As you likely know, women are born with all the eggs they’ll ever produce and that number steadily declines during the reproductive years. The ovarian reserve test is a blood test to measure certain hormone levels and is designed to estimate the number of a woman’s remaining eggs. It has been routinely offered by fertility clinics despite the fact that evidence to support its utility is weak. The assumption underlying the test is that women with a lower ovarian reserve are less likely to respond to fertility treatment.
The test measures levels of anti-Müllerian hormone (AMH), which is secreted by ovarian cells. As women get older, these levels decline. Home tests for follicle stimulating hormone (FSH), which the ovaries produce in the days before ovulation, are also available as a test of ovarian reserve.
Results of a National Institutes of Health funded study published in October (2017) found that ovarian reserve tests don’t accurately predict the probability of conception. To reach this conclusion, researchers from six different medical institutions nationwide recruited 750 women ages 30 to 44, all of whom had been trying to conceive for up to 3 months. None had any known fertility problems. The researchers statistically corrected for smoking, recent use of birth control pills, obesity and other factors known to reduce fertility. Throughout the study, the women used home pregnancy test kits to check for conception.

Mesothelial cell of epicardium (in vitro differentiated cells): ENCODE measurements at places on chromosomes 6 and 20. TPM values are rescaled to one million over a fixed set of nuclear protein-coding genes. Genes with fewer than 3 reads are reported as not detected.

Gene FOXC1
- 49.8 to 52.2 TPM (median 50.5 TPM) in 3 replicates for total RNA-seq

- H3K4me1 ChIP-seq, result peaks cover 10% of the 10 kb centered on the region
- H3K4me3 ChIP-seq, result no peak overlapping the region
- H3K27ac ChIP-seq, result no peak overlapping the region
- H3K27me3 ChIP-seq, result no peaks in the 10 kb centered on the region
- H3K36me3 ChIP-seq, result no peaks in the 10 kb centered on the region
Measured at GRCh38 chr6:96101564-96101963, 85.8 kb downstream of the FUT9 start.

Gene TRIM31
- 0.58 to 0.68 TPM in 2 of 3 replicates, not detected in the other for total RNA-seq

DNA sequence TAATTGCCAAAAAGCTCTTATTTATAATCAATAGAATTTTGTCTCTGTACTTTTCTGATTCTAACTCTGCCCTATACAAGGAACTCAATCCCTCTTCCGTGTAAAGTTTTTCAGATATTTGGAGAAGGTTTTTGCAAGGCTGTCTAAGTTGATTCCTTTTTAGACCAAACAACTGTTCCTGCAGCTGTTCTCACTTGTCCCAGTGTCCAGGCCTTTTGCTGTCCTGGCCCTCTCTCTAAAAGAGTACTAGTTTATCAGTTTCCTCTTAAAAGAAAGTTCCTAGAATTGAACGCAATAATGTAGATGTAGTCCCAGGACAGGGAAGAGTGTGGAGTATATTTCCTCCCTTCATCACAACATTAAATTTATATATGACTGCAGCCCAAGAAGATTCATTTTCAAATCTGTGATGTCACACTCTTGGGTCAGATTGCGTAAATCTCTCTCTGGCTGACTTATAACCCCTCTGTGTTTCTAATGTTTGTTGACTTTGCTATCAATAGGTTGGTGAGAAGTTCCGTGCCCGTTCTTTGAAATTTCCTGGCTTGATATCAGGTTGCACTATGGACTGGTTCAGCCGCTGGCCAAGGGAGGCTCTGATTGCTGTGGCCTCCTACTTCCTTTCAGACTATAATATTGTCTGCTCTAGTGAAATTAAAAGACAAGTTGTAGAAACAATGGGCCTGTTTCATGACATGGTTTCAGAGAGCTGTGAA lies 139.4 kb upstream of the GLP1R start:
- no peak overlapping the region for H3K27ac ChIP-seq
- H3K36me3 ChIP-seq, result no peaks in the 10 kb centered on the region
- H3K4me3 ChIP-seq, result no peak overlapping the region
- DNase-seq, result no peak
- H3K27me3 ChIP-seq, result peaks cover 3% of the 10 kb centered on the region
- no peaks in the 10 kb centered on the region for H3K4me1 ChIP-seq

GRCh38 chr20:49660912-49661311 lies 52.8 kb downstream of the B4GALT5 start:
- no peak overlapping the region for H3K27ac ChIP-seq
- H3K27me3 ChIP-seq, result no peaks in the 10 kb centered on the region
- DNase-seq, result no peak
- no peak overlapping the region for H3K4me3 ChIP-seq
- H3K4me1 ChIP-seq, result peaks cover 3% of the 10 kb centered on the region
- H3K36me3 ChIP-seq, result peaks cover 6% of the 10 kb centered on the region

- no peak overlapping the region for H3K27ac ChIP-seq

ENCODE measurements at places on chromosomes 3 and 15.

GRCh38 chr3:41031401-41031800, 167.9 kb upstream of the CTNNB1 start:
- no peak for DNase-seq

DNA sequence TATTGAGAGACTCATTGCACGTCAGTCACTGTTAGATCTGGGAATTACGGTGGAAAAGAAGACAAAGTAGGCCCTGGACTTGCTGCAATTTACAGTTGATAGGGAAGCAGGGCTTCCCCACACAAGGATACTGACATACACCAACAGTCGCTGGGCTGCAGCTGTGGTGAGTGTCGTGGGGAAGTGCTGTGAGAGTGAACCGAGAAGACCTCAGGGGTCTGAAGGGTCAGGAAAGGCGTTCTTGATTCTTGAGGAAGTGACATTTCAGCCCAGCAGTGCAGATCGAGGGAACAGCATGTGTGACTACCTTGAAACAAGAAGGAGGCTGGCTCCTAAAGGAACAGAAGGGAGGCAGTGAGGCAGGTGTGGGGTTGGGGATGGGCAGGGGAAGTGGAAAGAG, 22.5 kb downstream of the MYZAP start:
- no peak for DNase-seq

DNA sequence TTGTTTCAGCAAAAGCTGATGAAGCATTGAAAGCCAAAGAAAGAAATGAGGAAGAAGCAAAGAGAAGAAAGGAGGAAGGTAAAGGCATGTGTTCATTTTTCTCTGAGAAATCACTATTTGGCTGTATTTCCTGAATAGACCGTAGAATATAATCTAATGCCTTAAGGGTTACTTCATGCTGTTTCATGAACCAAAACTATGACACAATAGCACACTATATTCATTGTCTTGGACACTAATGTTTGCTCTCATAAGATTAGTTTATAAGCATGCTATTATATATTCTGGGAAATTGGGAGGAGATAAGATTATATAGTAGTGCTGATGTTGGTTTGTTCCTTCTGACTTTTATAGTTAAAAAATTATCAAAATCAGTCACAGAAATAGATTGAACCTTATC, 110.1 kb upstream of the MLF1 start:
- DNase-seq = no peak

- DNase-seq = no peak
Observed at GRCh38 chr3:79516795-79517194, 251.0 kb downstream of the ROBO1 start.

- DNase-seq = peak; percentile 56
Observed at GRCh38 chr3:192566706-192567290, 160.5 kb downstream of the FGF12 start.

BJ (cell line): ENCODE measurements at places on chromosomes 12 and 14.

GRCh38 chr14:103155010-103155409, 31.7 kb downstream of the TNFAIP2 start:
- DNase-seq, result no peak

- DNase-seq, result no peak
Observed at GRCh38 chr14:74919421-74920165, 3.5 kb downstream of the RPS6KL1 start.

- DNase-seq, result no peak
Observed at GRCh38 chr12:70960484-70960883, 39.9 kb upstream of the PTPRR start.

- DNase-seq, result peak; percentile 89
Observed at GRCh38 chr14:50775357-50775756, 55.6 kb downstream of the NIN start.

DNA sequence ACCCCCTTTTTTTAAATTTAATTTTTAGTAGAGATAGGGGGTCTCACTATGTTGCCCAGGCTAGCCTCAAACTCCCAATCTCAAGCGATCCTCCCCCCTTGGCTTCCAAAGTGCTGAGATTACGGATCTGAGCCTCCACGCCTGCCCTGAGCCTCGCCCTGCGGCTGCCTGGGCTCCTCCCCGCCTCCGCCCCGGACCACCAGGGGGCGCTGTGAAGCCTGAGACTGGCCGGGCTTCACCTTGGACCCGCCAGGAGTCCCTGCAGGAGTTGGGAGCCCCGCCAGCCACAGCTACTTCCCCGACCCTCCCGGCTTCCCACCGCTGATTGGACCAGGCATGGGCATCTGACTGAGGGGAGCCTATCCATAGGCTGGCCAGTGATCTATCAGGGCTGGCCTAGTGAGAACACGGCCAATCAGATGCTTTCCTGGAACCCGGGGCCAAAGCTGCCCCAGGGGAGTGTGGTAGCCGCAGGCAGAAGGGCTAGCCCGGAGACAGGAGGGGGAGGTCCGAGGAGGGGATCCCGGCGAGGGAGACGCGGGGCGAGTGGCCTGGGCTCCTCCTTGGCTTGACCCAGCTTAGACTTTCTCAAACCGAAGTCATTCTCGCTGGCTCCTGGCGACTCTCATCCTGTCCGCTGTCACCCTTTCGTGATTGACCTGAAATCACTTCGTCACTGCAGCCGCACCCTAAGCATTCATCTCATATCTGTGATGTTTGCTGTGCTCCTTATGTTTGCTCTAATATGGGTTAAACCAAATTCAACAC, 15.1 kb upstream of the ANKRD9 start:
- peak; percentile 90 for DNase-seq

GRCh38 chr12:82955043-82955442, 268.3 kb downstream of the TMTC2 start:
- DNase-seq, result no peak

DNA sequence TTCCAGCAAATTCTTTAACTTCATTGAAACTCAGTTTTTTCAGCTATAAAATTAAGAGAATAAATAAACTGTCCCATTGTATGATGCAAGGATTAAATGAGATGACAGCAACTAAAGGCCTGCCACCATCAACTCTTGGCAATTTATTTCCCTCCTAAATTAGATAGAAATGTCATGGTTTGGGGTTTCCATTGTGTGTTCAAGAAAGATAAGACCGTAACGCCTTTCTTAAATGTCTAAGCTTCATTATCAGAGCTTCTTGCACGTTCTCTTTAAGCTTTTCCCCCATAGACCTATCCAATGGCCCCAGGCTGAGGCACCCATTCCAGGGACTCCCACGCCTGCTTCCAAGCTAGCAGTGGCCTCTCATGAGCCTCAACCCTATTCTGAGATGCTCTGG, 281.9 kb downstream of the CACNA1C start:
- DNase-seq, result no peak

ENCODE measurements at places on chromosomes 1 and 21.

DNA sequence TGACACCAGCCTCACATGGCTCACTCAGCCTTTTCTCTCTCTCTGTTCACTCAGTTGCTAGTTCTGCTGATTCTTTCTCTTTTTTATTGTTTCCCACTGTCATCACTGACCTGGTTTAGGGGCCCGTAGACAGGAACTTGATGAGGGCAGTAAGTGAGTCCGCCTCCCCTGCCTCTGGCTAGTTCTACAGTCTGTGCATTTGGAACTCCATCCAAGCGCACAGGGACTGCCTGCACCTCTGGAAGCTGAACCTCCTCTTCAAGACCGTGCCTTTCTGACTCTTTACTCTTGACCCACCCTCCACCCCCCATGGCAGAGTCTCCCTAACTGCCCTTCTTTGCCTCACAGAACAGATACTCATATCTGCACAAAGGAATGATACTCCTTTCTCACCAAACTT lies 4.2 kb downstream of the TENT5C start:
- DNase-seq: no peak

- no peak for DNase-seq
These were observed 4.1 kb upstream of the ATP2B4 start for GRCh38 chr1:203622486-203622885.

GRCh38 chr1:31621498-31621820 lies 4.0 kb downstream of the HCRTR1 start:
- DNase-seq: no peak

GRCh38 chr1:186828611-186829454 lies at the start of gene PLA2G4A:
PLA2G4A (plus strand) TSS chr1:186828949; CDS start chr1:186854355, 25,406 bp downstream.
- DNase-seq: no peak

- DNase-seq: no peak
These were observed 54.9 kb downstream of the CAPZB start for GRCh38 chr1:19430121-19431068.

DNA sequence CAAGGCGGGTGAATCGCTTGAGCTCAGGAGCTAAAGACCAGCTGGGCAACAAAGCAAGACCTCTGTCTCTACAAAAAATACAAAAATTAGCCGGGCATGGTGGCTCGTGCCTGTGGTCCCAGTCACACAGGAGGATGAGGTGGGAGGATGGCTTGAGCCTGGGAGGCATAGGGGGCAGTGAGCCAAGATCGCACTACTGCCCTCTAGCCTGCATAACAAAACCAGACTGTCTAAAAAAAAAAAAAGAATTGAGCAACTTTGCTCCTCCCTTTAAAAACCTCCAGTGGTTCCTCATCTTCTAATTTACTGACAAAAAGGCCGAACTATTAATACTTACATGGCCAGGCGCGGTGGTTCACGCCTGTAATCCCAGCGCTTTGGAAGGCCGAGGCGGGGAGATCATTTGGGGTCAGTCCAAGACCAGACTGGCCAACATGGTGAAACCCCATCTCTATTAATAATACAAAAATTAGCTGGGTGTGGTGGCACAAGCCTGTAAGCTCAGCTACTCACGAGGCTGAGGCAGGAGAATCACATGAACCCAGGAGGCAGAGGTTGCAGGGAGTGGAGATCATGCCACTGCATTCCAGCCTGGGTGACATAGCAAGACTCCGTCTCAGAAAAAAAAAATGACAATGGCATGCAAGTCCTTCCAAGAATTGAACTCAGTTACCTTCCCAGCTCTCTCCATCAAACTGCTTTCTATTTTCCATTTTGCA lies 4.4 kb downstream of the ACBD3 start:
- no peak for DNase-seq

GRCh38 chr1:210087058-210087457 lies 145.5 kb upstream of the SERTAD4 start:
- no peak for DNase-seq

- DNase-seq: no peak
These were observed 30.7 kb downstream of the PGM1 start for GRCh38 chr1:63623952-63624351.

After six cycles of attempting to conceive, there were no significant differences in success between women with low or normal levels of AMH. This also proved true after 12 cycles. Similar findings were reported in 2015 by NIH researchers, who concluded that their data didn’t support routine AMH testing for preconception counseling in young, fertile women.
The latest study also found no significant differences in chances for conception among women with high versus normal levels of FSH. Nor was there a link between the chances for conception and levels of another hormone, inhibin B, which also declines as women age.
Younger women with biomarker levels indicating lower ovarian reserve shouldn’t worry that they won’t be able to conceive, according to the study’s first author, Anne Steiner, M.D., M.P.H., professor of reproductive endocrinology and infertility at the University of North Carolina at Chapel Hill.
I should note that the cost of an ovarian reserve test is significant – from about $100 to upwards of $300 – and isn’t covered by health insurance.
Andrew Weil, M.D.
Anne Z. Steiner et al, “Association Between Biomarkers of Ovarian Reserve and Infertility Among Older Women of Reproductive Age.” JAMA, October 10, 2017, doi:10.1001/jama.2017.14588